Monthly Archives: January 2018

A guide to leadership development

Book Review: Developing the Leader Within You 2.0, by John C. Maxwell

Everyone can become a better leader. That is the conviction of John C. Maxwell. Twenty-five years ago, he published Developing the Leader Within You in an attempt to change the conversion about leadership development. Rather than focusing on skill development, Maxwell aimed at character.

With 25 more years of experience under his belt, Maxwell revised his original work and calls it 2.0. The new volume contains 80% new information. As Maxwell explains,

I have extensively rewritten this entire book. That’s why I’m calling it 2.0. It still contains the foundational lessons for becoming a good leader. It’s still the first book I recommend people read to start their leadership development journey. And it’s still the book I recommend leaders use to mentor others in leadership. But I’ve taken great pains to give it greater depth and to focus it more specifically on a leader’s needs.

Maxwell identifies 10 key areas for personal development—influence, priorities, character, creating positive change, problem solving, attitude, serving people, vision, self-discipline, and personal growth. Each chapter contains humorous stories, key principles, and practical suggestions for how to grow in each area.

My only reservation about Maxwell’s work is that it is based more on pragmatism and personal experience than on biblical principles and examples. It’s more about what works than necessarily what Scripture teaches.

Disclosure of Material Connection: I received this book free from the publisher through the BookLook Bloggers <> book review bloggers program. I was not required to write a positive review. The opinions I have expressed are my own.

Leave a comment

Posted by on January 31, 2018 in Books, Leadership


Repenting of self-sufficiency

I was reminded this past week of how much I have bought into the worldly attitude of self-sufficiency—“I can do it myself and don’t need God’s help!”

I was applying for a visa to Russia for my upcoming trip in April. I filled out the application form and placed it, my passport, and necessary funds in an envelope. I took it all to the Post Office on Tuesday (in the rain & on crutches). I mailed it to the travel agent using Express Mail Priority, and it was guaranteed to arrive by 3PM on Wednesday. Having done this so many times before, it was routine and I thought nothing more about it.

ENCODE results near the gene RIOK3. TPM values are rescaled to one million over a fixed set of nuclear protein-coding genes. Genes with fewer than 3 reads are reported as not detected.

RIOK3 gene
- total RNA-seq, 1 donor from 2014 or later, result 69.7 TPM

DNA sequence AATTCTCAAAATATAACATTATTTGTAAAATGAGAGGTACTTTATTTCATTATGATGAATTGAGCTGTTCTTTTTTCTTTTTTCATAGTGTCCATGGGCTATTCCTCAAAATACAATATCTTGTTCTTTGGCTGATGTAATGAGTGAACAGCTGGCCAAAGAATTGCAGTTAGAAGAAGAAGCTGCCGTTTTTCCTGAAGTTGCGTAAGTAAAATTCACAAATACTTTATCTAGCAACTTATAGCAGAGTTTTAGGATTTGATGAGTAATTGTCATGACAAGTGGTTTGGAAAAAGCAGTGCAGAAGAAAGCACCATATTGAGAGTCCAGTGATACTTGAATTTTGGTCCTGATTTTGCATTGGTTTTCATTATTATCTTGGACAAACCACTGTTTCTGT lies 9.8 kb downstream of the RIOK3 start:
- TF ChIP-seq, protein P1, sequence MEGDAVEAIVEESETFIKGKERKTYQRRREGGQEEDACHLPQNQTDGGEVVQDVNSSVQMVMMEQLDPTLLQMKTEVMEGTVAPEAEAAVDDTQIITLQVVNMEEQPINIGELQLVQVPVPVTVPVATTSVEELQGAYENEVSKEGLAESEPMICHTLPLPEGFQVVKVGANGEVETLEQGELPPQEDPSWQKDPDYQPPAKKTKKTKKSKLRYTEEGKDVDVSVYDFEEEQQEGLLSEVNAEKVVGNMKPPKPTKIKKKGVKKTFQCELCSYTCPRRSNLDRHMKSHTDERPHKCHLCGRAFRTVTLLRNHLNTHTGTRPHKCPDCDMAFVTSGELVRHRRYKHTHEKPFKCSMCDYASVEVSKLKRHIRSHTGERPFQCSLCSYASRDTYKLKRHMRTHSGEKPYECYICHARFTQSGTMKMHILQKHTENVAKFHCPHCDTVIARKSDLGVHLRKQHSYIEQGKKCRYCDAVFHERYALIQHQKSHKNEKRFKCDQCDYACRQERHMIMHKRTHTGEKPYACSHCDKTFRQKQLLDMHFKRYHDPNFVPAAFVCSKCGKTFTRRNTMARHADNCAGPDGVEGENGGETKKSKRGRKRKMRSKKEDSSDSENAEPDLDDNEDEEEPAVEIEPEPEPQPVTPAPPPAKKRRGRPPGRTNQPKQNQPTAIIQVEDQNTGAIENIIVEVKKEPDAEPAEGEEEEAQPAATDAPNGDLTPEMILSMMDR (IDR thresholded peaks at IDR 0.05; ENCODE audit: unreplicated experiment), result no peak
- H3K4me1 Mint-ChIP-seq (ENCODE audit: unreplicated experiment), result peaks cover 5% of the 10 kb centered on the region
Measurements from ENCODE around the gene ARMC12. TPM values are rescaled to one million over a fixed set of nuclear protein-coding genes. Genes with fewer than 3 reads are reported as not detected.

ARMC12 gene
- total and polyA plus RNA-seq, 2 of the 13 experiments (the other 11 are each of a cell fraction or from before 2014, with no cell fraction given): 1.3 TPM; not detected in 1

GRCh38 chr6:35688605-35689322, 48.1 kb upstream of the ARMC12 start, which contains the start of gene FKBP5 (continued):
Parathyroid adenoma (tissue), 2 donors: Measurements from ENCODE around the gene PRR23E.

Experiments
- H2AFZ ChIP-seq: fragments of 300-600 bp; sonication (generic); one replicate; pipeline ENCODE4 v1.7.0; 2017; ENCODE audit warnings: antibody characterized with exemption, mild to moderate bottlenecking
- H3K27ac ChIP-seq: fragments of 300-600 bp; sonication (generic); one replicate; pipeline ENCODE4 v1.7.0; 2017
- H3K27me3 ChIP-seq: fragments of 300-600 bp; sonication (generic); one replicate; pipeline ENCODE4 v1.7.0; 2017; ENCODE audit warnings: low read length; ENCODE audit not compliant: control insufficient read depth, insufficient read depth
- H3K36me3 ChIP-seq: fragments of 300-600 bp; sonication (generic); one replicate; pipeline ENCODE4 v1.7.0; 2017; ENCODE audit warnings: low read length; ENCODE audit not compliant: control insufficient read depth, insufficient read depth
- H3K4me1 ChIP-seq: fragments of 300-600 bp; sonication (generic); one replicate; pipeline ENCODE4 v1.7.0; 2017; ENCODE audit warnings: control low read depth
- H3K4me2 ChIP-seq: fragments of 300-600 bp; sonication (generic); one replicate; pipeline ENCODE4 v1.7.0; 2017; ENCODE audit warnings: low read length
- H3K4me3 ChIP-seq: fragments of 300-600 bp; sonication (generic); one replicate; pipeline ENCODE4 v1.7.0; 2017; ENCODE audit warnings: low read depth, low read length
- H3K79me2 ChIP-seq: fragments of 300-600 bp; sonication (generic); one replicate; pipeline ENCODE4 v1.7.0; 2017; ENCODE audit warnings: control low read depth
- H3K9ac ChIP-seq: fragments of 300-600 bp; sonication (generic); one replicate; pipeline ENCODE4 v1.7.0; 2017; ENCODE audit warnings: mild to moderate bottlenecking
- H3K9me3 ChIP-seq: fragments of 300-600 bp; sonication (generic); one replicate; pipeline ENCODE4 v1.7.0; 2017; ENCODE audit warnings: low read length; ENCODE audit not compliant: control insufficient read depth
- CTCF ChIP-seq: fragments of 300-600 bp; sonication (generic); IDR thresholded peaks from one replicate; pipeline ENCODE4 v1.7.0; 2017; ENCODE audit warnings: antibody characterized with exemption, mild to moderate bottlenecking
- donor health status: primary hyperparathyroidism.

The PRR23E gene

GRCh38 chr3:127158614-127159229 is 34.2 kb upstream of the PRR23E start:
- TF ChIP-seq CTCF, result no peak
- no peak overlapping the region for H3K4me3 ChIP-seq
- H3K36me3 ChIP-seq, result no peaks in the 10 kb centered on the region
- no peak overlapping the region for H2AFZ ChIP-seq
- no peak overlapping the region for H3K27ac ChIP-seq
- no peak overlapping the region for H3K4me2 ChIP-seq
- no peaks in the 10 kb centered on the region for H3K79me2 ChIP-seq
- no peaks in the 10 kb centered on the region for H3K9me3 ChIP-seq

On Thursday, it dawned on me to use the tracking number to make sure it arrived safely. I discovered there was an alert on the account. The carrier attempted delivery on Wednesday but there was no one present at the travel agent to receive it. It would go out the next delivery day (Thursday). I checked later Thursday night and saw the same alert. Delivery was attempted a second time, but again, no one was present to receive it.

In a partial panic, I started making phone calls Friday morning. I called the travel agent to check on their office hours. I was assured someone was in the office from 10AM – 5:00PM each day and nothing was delivered on either day. I spoke with supervisors at two different Post Offices and was assured the carriers were telling the truth about the attempted delivery.

With nowhere else to turn, I sent a note to a few friends asking them to pray that the documents would be found and delivered. Within 30 minutes, the travel agent phoned to say the documents arrived and the application would be processed.

Why did I wait so long to pray? Why did I assume this was so routine it didn’t require divine intervention? Why am I still so self-sufficient, trying to manage life and crises in my own power?

I repent of my self-sufficiency.

1 Comment

Posted by on January 30, 2018 in Personal growth, Russia


70 Days

I leave for Russia in 70 Days. By that date, I need to be able to:

  • Walk without crutches, or at a minimum be able to walk with a cane
  • Stand up in the shower without support
  • Be free of medication (blood thinner)